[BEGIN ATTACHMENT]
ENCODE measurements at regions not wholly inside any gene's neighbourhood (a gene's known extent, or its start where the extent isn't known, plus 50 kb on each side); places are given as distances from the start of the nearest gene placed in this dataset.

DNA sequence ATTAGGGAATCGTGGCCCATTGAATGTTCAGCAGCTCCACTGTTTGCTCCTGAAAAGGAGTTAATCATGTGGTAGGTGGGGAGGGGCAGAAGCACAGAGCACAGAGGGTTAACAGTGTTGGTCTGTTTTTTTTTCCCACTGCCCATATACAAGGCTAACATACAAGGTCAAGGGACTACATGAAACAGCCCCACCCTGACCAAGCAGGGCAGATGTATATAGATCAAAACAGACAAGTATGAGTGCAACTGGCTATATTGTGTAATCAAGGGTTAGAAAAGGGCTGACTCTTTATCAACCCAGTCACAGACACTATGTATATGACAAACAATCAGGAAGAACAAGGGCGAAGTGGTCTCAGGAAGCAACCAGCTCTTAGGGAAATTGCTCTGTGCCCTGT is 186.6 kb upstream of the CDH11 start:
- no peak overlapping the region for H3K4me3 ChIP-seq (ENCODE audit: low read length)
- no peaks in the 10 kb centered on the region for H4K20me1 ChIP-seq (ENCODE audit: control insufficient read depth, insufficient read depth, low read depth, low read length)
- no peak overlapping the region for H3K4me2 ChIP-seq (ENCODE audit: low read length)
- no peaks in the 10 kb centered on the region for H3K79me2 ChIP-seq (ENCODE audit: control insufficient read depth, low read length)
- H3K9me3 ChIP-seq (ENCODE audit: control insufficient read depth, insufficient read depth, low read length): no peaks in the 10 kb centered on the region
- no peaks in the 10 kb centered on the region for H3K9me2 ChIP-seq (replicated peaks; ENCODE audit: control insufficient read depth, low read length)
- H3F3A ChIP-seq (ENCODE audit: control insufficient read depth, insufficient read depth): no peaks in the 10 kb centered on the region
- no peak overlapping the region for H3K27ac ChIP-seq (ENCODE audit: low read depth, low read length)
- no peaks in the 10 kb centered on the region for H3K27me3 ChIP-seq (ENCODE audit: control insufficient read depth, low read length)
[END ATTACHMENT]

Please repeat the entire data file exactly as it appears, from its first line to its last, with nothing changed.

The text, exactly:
ENCODE measurements at regions not wholly inside any gene's neighbourhood (a gene's known extent, or its start where the extent isn't known, plus 50 kb on each side); places are given as distances from the start of the nearest gene placed in this dataset.

DNA sequence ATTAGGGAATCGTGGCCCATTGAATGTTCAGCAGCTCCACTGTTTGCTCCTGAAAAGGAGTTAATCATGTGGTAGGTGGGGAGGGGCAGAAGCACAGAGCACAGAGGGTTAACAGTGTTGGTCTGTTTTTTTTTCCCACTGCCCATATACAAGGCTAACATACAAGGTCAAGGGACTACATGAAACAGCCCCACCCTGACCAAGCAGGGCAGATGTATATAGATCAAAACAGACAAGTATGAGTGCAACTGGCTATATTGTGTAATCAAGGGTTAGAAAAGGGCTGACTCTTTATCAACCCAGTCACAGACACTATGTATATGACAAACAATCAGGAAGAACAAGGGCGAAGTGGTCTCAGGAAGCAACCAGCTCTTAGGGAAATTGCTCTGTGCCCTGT is 186.6 kb upstream of the CDH11 start:
- no peak overlapping the region for H3K4me3 ChIP-seq (ENCODE audit: low read length)
- no peaks in the 10 kb centered on the region for H4K20me1 ChIP-seq (ENCODE audit: control insufficient read depth, insufficient read depth, low read depth, low read length)
- no peak overlapping the region for H3K4me2 ChIP-seq (ENCODE audit: low read length)
- no peaks in the 10 kb centered on the region for H3K79me2 ChIP-seq (ENCODE audit: control insufficient read depth, low read length)
- H3K9me3 ChIP-seq (ENCODE audit: control insufficient read depth, insufficient read depth, low read length): no peaks in the 10 kb centered on the region
- no peaks in the 10 kb centered on the region for H3K9me2 ChIP-seq (replicated peaks; ENCODE audit: control insufficient read depth, low read length)
- H3F3A ChIP-seq (ENCODE audit: control insufficient read depth, insufficient read depth): no peaks in the 10 kb centered on the region
- no peak overlapping the region for H3K27ac ChIP-seq (ENCODE audit: low read depth, low read length)
- no peaks in the 10 kb centered on the region for H3K27me3 ChIP-seq (ENCODE audit: control insufficient read depth, low read length)